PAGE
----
by JIM KNIPFEL
March 25, 2007
It just occurred to me that over the past several days, I’ve been listening to nothing but Roy Orbison. That happens every now and again. And while listening to him, something else occurred to me.
Over the years, and primarily due to space considerations, I’ve only told my Roy Orbison story in driblets and drablets—but I’ve never told the whole thing in one place before. Now with all the space I need, and “Blue Angel” on the stereo, it seems as good a time as any.
It begins back around 1975. I was a 10 year-old in Green Bay, and my musical tastes were pretty much limited to what I could pull in on the little AM radio next to my bed.
Then one day a new commercial began appearing on the television.
“Candlelight Music proudly presents,” the announcer intoned, “the living legend of Roy Orbison!”
Now, commercials like this were commonplace back then. They were usually plugging greatest-hits albums by singers on the skids. As with most of the others, I had no idea who Roy Orbison was, yet to listen to that excited announcer, I guessed he must’ve been someone pretty big, once.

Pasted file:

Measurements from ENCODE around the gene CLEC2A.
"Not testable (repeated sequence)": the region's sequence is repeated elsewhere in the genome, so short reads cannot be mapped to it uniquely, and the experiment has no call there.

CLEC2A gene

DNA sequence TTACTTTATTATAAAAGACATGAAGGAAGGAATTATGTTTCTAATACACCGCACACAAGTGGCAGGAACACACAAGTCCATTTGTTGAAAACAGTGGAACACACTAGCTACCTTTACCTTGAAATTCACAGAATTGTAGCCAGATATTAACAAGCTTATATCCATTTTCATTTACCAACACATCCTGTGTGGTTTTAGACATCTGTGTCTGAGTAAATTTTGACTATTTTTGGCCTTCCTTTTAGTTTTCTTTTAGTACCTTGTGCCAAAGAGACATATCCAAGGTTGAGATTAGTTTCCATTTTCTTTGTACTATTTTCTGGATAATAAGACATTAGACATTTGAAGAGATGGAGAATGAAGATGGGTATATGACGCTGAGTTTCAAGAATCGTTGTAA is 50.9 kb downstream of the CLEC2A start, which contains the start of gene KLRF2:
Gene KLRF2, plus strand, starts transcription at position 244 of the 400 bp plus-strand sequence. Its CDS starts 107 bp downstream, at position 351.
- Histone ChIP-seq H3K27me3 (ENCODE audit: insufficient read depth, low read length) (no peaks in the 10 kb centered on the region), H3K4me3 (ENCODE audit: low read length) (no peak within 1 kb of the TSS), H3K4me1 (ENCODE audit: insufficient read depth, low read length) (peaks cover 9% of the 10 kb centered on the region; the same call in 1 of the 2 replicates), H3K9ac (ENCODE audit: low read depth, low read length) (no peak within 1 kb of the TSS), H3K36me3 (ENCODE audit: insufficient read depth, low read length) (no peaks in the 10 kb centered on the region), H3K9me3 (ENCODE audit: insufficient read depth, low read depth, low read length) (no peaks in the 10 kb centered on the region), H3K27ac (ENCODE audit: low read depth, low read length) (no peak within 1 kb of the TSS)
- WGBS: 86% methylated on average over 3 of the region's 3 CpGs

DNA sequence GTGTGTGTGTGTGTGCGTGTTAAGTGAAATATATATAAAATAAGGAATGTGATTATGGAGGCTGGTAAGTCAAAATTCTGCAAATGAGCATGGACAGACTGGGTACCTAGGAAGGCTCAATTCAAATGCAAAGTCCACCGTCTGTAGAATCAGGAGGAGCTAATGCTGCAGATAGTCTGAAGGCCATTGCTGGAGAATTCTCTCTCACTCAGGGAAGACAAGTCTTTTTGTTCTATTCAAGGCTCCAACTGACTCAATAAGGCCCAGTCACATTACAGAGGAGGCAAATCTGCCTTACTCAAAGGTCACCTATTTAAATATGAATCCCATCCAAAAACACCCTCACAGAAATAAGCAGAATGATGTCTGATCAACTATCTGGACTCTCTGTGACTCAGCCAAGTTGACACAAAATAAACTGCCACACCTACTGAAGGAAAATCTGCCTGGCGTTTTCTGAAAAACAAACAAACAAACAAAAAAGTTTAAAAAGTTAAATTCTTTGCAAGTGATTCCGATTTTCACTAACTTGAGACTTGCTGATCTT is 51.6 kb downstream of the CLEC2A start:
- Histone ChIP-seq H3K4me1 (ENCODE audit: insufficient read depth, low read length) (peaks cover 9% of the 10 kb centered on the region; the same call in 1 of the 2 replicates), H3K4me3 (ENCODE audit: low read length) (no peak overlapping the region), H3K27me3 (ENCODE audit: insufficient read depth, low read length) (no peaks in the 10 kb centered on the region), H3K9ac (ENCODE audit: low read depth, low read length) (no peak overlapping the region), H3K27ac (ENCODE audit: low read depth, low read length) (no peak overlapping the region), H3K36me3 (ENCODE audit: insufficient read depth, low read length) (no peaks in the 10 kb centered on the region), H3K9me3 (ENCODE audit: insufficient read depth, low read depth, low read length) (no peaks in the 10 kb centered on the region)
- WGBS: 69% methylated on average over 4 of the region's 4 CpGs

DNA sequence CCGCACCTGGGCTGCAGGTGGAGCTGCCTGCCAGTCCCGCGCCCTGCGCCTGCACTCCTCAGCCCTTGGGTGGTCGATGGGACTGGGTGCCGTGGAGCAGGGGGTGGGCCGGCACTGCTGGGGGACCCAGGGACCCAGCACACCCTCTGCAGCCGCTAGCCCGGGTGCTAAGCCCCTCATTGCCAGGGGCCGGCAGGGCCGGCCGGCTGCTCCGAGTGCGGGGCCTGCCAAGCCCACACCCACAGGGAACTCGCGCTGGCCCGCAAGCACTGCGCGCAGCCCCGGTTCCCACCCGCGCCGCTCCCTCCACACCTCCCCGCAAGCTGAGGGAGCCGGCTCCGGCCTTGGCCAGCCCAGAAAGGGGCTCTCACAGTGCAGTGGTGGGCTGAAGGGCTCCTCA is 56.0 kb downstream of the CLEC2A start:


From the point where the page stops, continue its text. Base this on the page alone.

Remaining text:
What followed was one of the cheapest, and as a result most hilarious, commercials I’d ever seen. A cardboard arm strummed a cardboard guitar while the soundtrack played the opening bars of “Running Scared.” A badly-drawn cardboard angel floated toward the screen during “Blue Angel.” A picture of an almost-attractive woman appeared onscreen during “Pretty Woman.” There were no pictures of Orbison himself, though there was a shot of a white marble bust of him in a garden someplace. There were lots of pointless snap zooms and lots of cardboard. The whole thing ended, of course, with Orbison singing “It’s Over,” while the announcer told us where to send our check or money order.